FireFlies mass about 55 lbs. (25 kg) and will first be launched in 2015 on journeys of two to six months. Deep Space will be building a small fleet of the spacecraft using innovative miniature technologies, and working with NASA and other companies and groups to identify targets of opportunity.
“My smartphone has more computing power than they had on the Apollo Moon missions,” said Tumlinson. “We can make amazing machines smaller, cheaper, and faster than ever before. Imagine a production line of FireFlies, cocked and loaded and ready to fly out to examine any object that gets near the Earth.”
Starting in 2016, Deep Space will begin launching 70-lb DragonFlies for round-trip visits that bring back samples. The DragonFly expeditions will take two to four years, depending on the target, and will return 60 to 150 lbs. Deep Space believes that combining science, prospecting and sponsorship will be a win/win for everyone, both lowering costs for exploration and enabling the public to join the adventure.
“The public will participate in FireFly and DragonFly missions via live feeds from Mission Control, online courses in asteroid mining sponsored by corporate marketers, and other innovative ways to open the doors wide,” said CEO David Gump. His earlier ventures include producing the first TV commercial shot on the International Space Station for RadioShack, co-founding Transformational Space Corp. (t/Space) and Astrobotic Technology Inc. “The Google Lunar X Prize, Unilever, and Red Bull each are spending tens of millions of dollars on space sponsorships, so the opportunity to sponsor a FireFly expedition into deep space will be enticing.”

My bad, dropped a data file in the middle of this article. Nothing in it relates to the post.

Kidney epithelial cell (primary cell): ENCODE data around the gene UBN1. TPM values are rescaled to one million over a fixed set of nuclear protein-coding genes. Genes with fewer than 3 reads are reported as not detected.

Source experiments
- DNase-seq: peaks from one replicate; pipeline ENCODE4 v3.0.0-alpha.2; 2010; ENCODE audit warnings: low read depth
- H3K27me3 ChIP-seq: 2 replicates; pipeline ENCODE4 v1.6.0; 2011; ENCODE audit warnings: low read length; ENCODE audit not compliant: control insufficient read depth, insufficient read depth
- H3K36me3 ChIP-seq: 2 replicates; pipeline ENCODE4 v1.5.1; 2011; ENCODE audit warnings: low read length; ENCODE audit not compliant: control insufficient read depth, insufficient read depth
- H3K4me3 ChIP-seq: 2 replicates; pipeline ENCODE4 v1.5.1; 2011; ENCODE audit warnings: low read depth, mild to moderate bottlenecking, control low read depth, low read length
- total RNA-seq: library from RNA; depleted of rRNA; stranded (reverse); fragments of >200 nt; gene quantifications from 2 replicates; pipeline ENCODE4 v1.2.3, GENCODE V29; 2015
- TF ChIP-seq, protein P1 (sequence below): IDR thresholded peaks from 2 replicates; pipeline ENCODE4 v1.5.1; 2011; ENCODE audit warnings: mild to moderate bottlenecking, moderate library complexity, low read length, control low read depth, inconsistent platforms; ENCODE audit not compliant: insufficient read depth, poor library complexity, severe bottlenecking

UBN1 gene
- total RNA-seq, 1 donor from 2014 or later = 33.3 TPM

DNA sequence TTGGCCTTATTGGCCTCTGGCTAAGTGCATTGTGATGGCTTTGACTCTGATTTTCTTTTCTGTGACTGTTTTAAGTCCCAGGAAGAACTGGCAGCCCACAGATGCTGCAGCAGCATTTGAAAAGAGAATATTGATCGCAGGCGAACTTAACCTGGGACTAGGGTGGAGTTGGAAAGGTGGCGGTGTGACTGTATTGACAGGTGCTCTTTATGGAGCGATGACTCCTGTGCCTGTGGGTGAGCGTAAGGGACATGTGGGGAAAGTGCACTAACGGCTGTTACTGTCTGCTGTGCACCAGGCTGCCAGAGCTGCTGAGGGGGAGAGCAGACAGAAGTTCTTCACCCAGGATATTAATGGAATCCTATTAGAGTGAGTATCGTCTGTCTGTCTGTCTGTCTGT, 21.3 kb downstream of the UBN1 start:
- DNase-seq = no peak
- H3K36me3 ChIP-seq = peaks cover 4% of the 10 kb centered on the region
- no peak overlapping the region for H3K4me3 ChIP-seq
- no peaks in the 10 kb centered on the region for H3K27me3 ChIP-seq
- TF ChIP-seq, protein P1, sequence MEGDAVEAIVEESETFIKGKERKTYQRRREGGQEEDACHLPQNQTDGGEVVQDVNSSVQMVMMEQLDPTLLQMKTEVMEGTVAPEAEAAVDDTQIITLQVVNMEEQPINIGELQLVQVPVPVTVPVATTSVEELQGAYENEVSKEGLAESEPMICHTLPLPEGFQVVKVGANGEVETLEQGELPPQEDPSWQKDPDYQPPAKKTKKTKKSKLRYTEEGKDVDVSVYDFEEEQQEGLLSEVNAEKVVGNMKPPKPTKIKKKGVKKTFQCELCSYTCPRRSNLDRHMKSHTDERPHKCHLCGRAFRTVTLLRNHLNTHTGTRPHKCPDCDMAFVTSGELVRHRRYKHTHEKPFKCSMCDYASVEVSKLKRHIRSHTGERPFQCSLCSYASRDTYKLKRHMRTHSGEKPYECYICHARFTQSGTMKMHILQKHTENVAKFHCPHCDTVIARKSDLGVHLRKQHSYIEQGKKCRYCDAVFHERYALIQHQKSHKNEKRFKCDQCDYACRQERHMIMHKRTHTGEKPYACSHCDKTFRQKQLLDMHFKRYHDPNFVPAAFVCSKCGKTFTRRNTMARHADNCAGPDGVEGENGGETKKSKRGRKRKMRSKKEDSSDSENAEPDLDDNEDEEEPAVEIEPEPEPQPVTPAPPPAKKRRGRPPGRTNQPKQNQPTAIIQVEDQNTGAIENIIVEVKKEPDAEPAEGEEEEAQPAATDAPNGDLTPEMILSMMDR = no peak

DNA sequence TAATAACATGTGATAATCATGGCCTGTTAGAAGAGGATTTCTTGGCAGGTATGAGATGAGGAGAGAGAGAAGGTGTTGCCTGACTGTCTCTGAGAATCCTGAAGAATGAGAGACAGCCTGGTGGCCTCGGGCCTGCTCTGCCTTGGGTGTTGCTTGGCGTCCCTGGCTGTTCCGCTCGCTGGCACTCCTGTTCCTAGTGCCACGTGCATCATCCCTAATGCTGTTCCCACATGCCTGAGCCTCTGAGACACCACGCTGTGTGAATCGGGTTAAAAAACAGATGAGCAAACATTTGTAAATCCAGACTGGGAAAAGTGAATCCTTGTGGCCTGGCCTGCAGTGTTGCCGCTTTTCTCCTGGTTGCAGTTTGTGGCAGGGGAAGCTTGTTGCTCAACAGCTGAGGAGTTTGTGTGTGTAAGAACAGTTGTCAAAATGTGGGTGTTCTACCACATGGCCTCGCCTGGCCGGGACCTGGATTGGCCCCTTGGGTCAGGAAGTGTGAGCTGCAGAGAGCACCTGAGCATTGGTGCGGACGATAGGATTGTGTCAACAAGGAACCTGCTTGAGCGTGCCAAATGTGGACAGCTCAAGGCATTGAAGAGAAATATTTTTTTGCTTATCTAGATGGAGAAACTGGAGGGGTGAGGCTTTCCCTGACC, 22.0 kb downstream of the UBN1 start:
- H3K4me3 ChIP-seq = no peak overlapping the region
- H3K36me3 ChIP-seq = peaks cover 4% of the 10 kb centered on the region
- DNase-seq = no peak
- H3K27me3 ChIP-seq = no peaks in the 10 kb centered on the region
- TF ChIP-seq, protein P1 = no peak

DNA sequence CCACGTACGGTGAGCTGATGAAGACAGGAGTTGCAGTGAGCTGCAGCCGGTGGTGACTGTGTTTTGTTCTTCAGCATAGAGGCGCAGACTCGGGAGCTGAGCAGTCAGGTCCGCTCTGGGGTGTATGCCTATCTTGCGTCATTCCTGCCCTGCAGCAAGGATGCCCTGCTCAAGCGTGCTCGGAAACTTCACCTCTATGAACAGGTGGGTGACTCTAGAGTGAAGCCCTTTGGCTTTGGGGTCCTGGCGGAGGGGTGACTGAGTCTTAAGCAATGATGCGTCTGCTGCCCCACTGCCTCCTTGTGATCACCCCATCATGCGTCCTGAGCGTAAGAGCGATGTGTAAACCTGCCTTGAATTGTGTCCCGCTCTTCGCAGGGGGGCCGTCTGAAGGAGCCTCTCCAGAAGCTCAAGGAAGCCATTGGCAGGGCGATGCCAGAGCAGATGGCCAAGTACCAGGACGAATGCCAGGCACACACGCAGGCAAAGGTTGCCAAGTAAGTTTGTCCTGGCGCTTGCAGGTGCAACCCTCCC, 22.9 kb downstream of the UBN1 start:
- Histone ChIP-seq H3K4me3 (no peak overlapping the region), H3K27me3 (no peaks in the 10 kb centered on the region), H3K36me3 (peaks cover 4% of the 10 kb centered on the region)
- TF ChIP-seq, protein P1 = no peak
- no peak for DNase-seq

Bringing back asteroid materials is only a step on the way to much bigger things for DSI. The company has a patent-pending technology called the MicroGravity Foundry to transform raw asteroid material into complex metal parts. The MicroGravity Foundry is a 3D printer that uses lasers to draw patterns in a nickel-charged gas medium, causing the nickel to be deposited in precise patterns.
“The MicroGravity Foundry is the first 3D printer that creates high-density high-strength metal components even in zero gravity,” said Stephen Covey, a co-Founder of DSI and inventor of the process. “Other metal 3D printers sinter powdered metal, which requires a gravity field and leaves a porous structure, or they use low-melting point metals with less strength.”